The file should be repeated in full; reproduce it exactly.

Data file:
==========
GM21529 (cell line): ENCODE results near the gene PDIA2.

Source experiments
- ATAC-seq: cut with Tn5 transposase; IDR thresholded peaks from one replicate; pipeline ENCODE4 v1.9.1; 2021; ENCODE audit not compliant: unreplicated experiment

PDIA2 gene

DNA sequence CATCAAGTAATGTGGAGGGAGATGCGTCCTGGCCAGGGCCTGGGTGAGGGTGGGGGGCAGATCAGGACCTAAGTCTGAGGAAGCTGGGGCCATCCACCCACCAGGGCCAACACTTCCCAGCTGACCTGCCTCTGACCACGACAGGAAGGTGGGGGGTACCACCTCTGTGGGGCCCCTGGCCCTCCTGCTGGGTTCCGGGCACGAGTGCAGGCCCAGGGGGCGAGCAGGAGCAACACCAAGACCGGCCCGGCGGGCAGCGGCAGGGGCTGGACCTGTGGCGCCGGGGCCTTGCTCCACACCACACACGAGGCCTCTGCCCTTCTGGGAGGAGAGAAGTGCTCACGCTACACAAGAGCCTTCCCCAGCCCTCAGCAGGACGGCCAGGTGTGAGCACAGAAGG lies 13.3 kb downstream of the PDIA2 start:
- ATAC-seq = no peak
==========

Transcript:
GM21529 (cell line): ENCODE results near the gene PDIA2.

Source experiments
- ATAC-seq: cut with Tn5 transposase; IDR thresholded peaks from one replicate; pipeline ENCODE4 v1.9.1; 2021; ENCODE audit not compliant: unreplicated experiment

PDIA2 gene

DNA sequence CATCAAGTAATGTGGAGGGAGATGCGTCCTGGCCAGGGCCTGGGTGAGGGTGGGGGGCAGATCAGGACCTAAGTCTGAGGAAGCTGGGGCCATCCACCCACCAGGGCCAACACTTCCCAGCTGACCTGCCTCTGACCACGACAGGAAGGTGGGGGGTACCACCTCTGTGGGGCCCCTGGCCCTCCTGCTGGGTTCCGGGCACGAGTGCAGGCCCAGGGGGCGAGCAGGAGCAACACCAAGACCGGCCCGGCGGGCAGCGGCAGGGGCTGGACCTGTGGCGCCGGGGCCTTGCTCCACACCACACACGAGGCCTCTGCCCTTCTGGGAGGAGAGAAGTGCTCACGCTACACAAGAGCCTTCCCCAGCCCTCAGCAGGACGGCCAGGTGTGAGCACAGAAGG lies 13.3 kb downstream of the PDIA2 start:
- ATAC-seq = no peak